The deeply meditative aromas of frankincense and myrrh evoke ancient tombs and temples. Their fragrances, like the breath of a prayer, create an olfactory link to the dawning of civilized human society.
The earliest recorded use of frankincense is found in an inscription on the tomb of a 15th century BC Egyptian queen named Hatshepsut. Ancient Egyptians burned frankincense as incense and ground the charred resin into a powder called kohl. Kohl was used to make the distinctive black eyeliner seen on so many figures in Egyptian art. Egyptians also used myrrh resin as incense and as an important ingredient in the embalming process, sometimes placing the crude resin in the eviscerated body cavities of mummies.
Frankincense and myrrh are familiar botanical products in the east, where they've been used for millennia. Most people in the west are unfamiliar with the true identity of these enigmatic substances -- even though they are frequently mentioned in historical texts, especially scripture, (frankincense is mentioned 22 times in the Bible).
Frankincense and myrrh essential oils are distilled from the resin of two separate but related trees of the burseraceae family. Plants of this family are often sculpted into natural bonsai by the extreme conditions of their desert environments, with eerily contorted trunks and stubby leafless branches.
There are many different species of frankincense (Boswellia) and myrrh (Commiphera) growing from east Africa through southern Arabia and into northwestern India. The general consensus of botanists identifies four main species of Boswellia and two of Commiphera.
Boswellia carteri comes from Somalia. B. sacra comes from southern Saudi Arabia, Yemen and Oman. B. frereana also grows in Somalia. Its resin and essential oil are known as African elemi, (not to be confused with true elemi essential oil, which comes from a Philippine tree). B. serrata grows in India. Its resin and essential oil are known as Indian olibanum.
Commiphera myrrha or true myrrh occurs in Somalia and the Arabian peninsula, along with about eight other species which are often mixed together in commercially available crude resin.
The trunks of both frankincense and myrrh trees exude a sticky substance called oleo gum resin. This oleo gum resin is made up of roughly 65% gum, 30% resin and 4% essential oil (frankincense), and 45% gum, 30% resin and 4% essential oil (myrrh). The tree trunks are incised by collectors to expedite the release of the resin, which dries in the hot desert sun into hard knobby masses called tears -- a fitting name considering what the tree goes through, and in light of the fact that myrrh traditionally symbolizes suffering. (Frankincense symbolizes divinity.)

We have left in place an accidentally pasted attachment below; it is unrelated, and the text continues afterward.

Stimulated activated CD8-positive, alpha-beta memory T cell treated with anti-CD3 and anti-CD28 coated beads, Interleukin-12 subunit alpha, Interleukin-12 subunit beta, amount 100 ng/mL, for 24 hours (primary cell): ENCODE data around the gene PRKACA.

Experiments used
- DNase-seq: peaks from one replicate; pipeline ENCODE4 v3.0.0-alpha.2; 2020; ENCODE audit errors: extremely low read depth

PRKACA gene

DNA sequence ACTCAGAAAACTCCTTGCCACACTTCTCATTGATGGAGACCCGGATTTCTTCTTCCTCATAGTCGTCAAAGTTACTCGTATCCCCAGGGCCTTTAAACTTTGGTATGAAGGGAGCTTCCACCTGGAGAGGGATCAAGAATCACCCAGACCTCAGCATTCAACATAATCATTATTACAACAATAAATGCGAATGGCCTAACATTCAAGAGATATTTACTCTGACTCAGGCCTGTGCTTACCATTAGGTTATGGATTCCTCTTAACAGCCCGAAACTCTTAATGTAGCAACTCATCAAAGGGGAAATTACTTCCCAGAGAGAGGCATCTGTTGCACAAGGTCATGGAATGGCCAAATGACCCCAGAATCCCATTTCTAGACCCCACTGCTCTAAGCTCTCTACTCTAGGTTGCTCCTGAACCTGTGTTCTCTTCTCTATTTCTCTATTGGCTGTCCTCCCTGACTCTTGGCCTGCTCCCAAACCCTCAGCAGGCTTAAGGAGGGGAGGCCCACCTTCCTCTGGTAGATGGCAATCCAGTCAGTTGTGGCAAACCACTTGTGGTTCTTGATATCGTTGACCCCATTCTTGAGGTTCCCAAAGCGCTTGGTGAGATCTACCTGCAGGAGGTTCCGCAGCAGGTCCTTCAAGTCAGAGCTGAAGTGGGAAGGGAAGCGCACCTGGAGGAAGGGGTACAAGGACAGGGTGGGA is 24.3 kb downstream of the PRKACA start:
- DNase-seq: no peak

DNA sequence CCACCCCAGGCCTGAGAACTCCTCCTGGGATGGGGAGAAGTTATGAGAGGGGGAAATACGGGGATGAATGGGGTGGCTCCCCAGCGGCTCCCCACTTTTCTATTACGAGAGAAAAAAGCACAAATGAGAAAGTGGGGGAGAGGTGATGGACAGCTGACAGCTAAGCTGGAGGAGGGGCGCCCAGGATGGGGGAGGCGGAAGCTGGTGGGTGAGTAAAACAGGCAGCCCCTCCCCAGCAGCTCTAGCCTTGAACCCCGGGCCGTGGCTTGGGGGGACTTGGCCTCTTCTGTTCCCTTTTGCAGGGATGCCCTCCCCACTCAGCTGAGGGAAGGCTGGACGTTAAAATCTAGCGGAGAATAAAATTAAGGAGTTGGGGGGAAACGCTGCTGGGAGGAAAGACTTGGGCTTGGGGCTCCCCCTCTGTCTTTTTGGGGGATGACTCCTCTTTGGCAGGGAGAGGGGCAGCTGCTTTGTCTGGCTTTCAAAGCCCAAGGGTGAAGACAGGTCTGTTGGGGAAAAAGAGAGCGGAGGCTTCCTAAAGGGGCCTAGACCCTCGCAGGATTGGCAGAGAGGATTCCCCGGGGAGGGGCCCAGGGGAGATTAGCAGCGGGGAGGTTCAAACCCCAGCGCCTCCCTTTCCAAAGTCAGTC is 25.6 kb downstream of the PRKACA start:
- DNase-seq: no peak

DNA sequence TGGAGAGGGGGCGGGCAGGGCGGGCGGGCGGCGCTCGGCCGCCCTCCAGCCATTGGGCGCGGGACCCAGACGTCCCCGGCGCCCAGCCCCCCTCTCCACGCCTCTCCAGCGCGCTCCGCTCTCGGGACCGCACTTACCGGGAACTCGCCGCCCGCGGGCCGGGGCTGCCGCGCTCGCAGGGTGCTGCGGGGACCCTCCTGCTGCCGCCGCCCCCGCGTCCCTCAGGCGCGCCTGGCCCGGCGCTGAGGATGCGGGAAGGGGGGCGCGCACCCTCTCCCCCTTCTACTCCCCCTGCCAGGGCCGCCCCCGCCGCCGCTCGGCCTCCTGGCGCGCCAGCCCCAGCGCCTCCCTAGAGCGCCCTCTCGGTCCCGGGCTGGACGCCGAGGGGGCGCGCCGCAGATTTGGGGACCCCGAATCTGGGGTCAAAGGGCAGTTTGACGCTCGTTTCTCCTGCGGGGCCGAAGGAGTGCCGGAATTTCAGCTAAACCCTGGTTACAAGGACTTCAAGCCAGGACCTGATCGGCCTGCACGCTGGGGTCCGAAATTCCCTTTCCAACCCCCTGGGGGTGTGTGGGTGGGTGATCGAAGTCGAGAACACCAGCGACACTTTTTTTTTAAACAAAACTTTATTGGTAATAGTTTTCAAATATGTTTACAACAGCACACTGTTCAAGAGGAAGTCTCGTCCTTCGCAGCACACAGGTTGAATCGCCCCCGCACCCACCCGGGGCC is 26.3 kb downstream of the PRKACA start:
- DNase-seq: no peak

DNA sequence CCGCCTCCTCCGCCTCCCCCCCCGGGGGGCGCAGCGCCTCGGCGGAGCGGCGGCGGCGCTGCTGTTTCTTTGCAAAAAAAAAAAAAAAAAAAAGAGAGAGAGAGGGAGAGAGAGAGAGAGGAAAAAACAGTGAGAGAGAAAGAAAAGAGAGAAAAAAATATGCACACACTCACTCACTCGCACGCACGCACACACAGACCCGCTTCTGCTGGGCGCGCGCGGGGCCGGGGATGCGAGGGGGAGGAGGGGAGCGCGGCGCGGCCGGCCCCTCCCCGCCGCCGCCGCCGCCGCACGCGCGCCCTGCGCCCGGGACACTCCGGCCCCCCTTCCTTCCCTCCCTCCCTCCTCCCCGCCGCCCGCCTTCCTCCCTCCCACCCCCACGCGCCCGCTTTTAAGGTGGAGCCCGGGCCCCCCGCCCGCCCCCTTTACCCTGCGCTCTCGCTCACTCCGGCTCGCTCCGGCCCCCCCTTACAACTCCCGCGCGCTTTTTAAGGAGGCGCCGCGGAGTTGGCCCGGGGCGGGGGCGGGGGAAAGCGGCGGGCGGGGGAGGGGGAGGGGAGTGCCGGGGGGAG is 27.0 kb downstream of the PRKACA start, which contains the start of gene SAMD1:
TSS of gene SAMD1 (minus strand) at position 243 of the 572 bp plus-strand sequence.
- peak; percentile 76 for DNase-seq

The crude resin of frankincense and myrrh can be treated in one of two ways to produce liquid aromatics. The resin is soluble in chemical solvents and the essential oil can be steam distilled. The solvent extraction process produces a viscous, almost solid substance called a resinoid. Resinoids are soluble in high-grade, odorless alcohols. Alcohol dissolved resinoids are sometimes passed off as distilled essential oils. Resinoids are often used in perfume making. Steam distilled essential oils of frankincense and myrrh are most appropriate for use in aromatherapy.
Oil of frankincense is slightly viscous, yellow to green with a deeply balsamic, fresh-resinous aroma. Sweet-lemony or green apple-like notes add complexity to the overall aroma profile of good quality frankincense oil. Thin, turpentine or solvent-like, weak, short-lived aromas are indicative of poor quality or adulterated frankincense oil.
Oil of myrrh is slightly viscous, yellowish to amber orange with a warm-spicy, balsamic fragrance. Overly viscous, dark brown oils may be extracted resinoids and not steam distilled essential oils, which are more useful in aromatherapy applications. Myrrh resinoids are more appropriate as perfume fixatives.
Aromatherapy uses of frankincense and myrrh draw on the deeply meditative quality of these oils. A gentle diffusion of a blend of equal proportions of both can evoke emotional balance in cases of anxiety or stress. Such a blend is also appropriate as an adjunct to prayer and meditation. In fact this usage is consistent with the long history of frankincense and myrrh. Frankincense and myrrh can be useful in less relaxing blends as well. Outstanding and unusual aromas can be created by blending the two oils with citrus oils -- lemon and bergamot work well with frankincense; orange and tangerine with myrrh. The citrus oils produce a lighter, cleaner, more uplifting aroma, more inspiring and less introspective than using frankincense and myrrh alone. These citrus frankincense and myrrh blends are useful when seeking emotional inspiration. Frankincense and myrrh alone are best used when seeking emotional insight.
One of the most appropriate ways to use frankincense and myrrh may be to burn the crude resin on hot coals as the ancients did. This simple ritual will release a distinctive aroma and sinuous trails of fragrant incense that hold a mysterious presence in the room. The curling tendrils of burning frankincense and myrrh have measured the passage of history, and facilitate the navigation of inner and outer spiritual.